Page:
8

As self-exercise, I have written this simple code:

#include <iostream>

int gIndex = 3;

template <class T> class Array
{
public:
    explicit Array(int size);
    T& operator[](int i) { return m_data[i]; }
    T operator[](int i) const { return m_data[i]; }
    T getAnchorPoint() const { return m_data[m_anchor]; }
private:
    T* m_data;
    int m_size;
    int& m_anchor;
};

template <class T> Array<T>::Array(int size) : m_size(size), m_data(new T[size])
{
    memset(m_data, 0, size*sizeof(T));
    m_anchor = gIndex;
}

int main()
{
    Array<double> a(10);
    return 0;
}

I got a compilation error , which says:

error C2758: 'Array<T>::m_anchor' : must be initialized in constructor base/member initializer list

It has never happened , what brings me to ask this question:

Must any class-member reference type be initialized in the constructor initialization list?

If so, why? Is that related somehow to the fact that a reference type can never be reassigned?

Are there more types that must be initialized in constructor initialization list?

14

Does any class-member reference type must be initialized in the constructor initialization list?

Yes.

If so, why? Is that related somehow to the fact the a reference type can never be reassigned?

That's part of the reason. The other part is because a reference must be initialized, and it has no default constructor.

Are there more types that must be initialized in constructor initialization list?

Any type that doesn't have an assignment operator (be it copy or move) or default constructor. This obviously includes (but is not limited to) const members as they can't be modified once they've been constructed.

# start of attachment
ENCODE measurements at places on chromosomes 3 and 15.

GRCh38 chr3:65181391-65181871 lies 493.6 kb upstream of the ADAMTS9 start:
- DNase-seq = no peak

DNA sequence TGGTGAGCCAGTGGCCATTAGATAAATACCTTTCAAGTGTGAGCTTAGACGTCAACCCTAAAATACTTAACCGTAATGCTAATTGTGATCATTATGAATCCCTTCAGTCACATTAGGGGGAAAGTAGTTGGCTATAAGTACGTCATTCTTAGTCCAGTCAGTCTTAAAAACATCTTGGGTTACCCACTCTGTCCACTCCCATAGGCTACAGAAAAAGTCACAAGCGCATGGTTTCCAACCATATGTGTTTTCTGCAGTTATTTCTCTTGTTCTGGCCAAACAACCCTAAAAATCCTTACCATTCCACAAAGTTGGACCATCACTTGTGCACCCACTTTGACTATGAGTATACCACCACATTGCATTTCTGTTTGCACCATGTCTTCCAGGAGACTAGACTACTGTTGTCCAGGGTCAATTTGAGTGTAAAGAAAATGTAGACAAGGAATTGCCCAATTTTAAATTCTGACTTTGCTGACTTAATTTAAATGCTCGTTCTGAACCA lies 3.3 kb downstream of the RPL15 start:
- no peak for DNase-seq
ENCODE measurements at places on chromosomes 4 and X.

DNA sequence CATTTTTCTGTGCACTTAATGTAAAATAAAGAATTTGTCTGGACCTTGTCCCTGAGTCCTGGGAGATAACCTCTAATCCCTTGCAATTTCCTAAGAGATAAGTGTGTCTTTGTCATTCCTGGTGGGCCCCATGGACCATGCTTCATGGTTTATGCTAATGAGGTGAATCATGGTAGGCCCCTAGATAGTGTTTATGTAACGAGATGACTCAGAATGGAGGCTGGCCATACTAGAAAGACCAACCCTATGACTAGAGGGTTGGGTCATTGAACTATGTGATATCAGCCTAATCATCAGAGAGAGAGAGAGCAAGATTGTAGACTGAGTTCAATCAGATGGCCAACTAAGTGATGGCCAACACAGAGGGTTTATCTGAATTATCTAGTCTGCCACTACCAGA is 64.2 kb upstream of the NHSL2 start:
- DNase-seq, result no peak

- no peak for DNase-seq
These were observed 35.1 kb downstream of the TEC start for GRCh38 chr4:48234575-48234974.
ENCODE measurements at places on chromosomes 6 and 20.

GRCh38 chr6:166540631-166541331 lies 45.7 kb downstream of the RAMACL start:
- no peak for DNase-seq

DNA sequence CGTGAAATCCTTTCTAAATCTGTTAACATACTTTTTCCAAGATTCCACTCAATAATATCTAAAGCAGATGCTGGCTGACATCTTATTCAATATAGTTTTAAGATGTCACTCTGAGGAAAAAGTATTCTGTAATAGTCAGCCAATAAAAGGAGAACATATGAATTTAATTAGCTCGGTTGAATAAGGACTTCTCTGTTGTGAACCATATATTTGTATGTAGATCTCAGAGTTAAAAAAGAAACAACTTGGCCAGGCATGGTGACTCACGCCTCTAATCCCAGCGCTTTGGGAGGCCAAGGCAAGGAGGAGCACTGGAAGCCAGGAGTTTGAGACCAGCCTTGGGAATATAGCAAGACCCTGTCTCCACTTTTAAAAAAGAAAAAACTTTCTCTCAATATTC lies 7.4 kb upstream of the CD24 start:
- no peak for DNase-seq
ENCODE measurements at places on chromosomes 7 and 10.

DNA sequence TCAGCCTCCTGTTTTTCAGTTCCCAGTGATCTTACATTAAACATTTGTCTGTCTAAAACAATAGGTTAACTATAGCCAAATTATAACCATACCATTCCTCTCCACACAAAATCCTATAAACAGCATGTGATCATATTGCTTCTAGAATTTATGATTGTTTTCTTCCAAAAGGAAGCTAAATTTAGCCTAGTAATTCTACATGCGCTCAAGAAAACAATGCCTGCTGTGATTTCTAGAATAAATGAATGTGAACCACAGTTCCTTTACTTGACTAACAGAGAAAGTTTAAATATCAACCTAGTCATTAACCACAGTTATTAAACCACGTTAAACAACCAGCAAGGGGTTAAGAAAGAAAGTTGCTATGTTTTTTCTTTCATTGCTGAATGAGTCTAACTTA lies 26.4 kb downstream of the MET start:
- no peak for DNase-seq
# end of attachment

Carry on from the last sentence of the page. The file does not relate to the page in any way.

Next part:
As a rule of thumb, you should (almost) always prefer to initialize your members in the constructor's initialization list: why waste cycles first default-constructing an object and then only assigning to it (if this is even possible), when you could construct it correctly in the first place?

  • 1
    I'm really get ashamed to asking that , but a reference type doesn't have assignment operator? – Billie Aug 1 '13 at 11:03
  • 3
    @user1798362 no, a reference it just an alias for something else. When you "assign" to a reference, you really assign to the object it refers to. – juanchopanza Aug 1 '13 at 11:05
  • As I thought. thanks! – Billie Aug 1 '13 at 11:05
4

Must any class-member reference type be initialized in the constructor initialization list?

Yes.

Is that related somehow to the fact that a reference type can never be reassigned?

Yes, plus the fact that there is no "null" or default construction for a reference. It is an alias for another object, and it has to be bound to it from the outset. You cannot do this (this is not inside a class definition):

int main()
{
  int& iref; // ERROR
  int i = 42;
  int& iref2 = i; // OK
}

because iref must alias something.

  • Thanks for this example, now I've totally got it! – Billie Aug 1 '13 at 11:05
-1
Must any class-member reference type be initialized in the constructor initialization list?

Yes, we should always use initializer list to initialize reference members of a class.

If so, why? Is that related somehow to the fact that a reference type can never be reassigned?

A constructor has two phases namely initialization and computation. So, even if you don't use initializer list for a data member compiler will initialize it with random value. And in in computation phase which typically starts with the '{' of constructor body, if you do an assignment then compiler will complain as the reference member was already intialized. So, your only chance to initialize such member is the constructor initializer list.

Are there more types that must be initialized in constructor initialization list?

Yes, const data members are the other type for which you need an initializer list.

  • The compiler doesn't complain because of the assignment (assigning to a reference actually assigns to the referenced object, there's no problem with that) or because the reference is already initialized, but because it wasn't initialized in the first place (which is illegal). – syam Aug 1 '13 at 11:14

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